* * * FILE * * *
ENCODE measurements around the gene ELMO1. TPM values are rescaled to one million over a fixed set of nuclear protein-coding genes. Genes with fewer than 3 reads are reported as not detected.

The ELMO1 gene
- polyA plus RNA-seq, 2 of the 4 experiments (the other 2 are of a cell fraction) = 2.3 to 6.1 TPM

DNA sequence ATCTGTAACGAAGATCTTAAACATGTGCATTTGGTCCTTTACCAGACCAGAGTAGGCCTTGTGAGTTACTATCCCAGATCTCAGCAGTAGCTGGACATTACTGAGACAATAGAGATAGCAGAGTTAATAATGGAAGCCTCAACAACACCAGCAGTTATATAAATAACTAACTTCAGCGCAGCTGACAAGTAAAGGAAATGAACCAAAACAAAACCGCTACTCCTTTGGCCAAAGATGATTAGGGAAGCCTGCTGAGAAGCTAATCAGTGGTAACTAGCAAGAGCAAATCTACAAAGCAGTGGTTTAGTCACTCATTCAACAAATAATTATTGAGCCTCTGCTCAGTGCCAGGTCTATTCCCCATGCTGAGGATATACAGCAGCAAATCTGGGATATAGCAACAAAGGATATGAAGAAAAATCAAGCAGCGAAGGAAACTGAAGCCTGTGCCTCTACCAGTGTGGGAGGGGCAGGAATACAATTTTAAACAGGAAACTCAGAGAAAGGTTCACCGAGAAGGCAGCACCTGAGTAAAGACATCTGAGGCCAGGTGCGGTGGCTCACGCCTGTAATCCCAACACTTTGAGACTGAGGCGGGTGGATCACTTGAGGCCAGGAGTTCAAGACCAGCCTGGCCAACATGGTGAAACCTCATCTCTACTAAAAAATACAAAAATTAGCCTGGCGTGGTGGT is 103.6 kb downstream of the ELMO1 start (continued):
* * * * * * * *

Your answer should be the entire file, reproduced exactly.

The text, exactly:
ENCODE measurements around the gene ELMO1. TPM values are rescaled to one million over a fixed set of nuclear protein-coding genes. Genes with fewer than 3 reads are reported as not detected.

The ELMO1 gene
- polyA plus RNA-seq, 2 of the 4 experiments (the other 2 are of a cell fraction) = 2.3 to 6.1 TPM

DNA sequence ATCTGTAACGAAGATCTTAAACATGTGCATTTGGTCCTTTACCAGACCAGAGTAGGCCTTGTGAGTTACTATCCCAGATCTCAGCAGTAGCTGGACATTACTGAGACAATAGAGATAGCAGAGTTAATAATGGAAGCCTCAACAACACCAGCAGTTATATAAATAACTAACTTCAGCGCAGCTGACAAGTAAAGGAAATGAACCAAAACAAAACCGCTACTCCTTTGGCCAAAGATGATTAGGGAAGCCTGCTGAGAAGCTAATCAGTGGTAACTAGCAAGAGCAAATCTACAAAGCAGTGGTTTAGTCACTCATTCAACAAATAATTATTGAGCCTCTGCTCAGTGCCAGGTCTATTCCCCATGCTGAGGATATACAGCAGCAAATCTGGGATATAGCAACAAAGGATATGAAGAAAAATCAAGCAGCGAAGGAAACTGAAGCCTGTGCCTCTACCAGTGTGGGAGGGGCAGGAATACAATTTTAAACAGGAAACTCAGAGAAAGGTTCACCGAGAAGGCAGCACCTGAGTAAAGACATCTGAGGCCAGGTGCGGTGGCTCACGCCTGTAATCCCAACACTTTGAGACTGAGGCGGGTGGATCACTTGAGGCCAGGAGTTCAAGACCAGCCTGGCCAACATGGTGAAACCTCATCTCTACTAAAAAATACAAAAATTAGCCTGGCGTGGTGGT is 103.6 kb downstream of the ELMO1 start (continued):